Forgot password?

Overdraft Alternatives

Overdrafts are incredibly common in the UK and most adults with a bank account will probably have access to an overdraft or have been offered the opportunity to access an overdraft. While they can be great to keep your finances flowing throughout the month, there are some drawbacks which may make others forms of borrowing more suitable in your particular financial circumstances. Whilst overdrafts are a type of revolving account facility, they are still a type of borrowing so it’s important to think of them as a loan rather than quick, free cash.

What is an overdraft?

An overdraft is an attachment to your normal current account. Usually you will have a pre-approved limit of anything between £50 and £1500 – it really depends on who you bank with and their creditworthiness assessment of your ability to repay any borrowed funds. You will only use your overdraft if you make a payment without having a positive balance in your account. For example, if your current balance is £5 and you make a payment of £15, you will use £10 of your overdraft.

If you don’t have an agreed overdraft you may end up using an unarranged overdraft. While they work the same way, an unarranged overdraft has not been approved by the bank and so you may be subject to additional fees or an alternative interest rate.

Pros and Cons of Overdrafts

There are plenty of benefits to having access to an arranged overdraft, but this doesn’t mean there aren’t also some disadvantages which may make alternatives to overdrafts a better option for you.

Overdrafts are great because they allow you to manage your cashflow throughout the month without making additional applications for credit or waiting for an application to be approved. The funds are instantly accessible and so you can meet any unexpected payments or emergency bills without too much stress. Additionally, overdrafts are attached to your bank account, so you make the payments with your normal debit card or via a direct bank transfer. When you get paid on payday, your salary immediately goes towards repaying your overdraft, so you don’t have to make separate payments to repay the credit.

However, because overdrafts are not a separate credit facility, it is possible to spend your overdraft without even realising it. Making day to day purchases can quickly rack up and if you’re not careful, it is possible to end up borrowing money with no intention of doing so. As most people will have an interest rate applied to their overdraft, any borrowing often comes with additional fees which can be an unexpected blow if you have used your overdraft unintentionally.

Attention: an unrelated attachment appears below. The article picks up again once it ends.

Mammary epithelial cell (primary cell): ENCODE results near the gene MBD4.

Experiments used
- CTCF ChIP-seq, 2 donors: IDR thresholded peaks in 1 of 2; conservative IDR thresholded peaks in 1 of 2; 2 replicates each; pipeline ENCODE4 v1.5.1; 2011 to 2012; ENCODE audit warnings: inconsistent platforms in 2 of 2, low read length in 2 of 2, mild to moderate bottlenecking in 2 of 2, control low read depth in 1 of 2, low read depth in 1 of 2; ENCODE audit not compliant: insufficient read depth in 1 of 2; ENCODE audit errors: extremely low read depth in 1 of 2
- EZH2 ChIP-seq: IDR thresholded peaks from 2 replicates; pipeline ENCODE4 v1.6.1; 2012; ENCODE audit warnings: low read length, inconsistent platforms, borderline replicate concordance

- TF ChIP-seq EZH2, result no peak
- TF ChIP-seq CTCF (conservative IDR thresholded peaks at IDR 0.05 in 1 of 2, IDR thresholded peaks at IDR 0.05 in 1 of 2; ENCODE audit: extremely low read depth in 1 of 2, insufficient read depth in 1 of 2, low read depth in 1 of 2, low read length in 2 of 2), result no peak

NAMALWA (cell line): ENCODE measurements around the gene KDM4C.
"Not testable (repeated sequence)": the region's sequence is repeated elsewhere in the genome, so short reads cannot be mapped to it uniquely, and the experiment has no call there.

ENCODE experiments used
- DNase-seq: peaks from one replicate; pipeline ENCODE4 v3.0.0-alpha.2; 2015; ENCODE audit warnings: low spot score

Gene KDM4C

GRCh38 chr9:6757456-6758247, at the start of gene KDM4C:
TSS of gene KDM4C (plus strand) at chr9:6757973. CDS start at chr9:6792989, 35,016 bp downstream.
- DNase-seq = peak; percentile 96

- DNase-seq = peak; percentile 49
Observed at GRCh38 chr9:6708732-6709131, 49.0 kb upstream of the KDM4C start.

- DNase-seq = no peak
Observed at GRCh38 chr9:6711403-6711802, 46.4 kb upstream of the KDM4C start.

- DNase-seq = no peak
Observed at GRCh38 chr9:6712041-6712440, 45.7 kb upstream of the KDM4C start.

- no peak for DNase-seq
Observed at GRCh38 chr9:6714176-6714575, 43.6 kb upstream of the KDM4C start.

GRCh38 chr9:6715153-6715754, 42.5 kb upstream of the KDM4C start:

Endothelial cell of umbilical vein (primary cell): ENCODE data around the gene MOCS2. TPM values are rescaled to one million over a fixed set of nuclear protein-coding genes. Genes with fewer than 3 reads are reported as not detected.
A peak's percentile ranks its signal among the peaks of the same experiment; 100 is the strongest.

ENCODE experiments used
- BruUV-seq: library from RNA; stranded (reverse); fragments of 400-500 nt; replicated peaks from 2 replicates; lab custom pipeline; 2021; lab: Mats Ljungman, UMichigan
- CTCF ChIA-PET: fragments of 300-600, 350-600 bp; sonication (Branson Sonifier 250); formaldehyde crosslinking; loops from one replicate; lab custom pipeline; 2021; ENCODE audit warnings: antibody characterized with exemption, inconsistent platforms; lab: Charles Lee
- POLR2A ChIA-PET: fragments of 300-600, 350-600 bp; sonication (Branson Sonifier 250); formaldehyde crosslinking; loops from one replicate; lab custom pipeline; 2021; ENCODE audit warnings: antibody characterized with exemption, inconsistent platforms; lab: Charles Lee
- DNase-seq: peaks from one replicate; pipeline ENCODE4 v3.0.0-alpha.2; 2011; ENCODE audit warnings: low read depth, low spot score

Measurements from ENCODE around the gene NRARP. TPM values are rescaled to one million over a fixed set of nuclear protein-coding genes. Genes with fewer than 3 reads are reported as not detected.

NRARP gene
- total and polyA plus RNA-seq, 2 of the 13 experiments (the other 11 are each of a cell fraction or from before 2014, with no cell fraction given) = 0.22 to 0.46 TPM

As overdrafts are easy to access and readily available, it can be difficult to think of them as loans which makes the financial responsibility of repayment a foreign concept. Ultimately, an overdraft is not your money or money that you can spend whenever you want to; it is a credit facility and missing your repayments can adversely affect your credit file.

Alternatives to Overdrafts

If you are finding that you increasingly depend on your overdraft and that meeting your credit commitments is tricky because your funds are already allocated by the time you receive your salary payment on payday, then it might be time to compare some overdraft alternatives which might help you budget better. Before applying for any of these types of lending you should make every effort to repay your overdraft first.

Overdraft alternatives include:

Short Term Loans

A short term loan is also known as a payday loan – it’s a loan that you apply for and repay on your next payday or over the next few paydays. Typically, the funds are available on the same day that your application is approved. A short term loan is a form of high cost short term credit (HCSTC) and so there is a high interest rate applied. Short term loans can give you access to cash fast but you will have to make your repayment with accrued interest which can make this type of borrowing expensive if used repeatedly.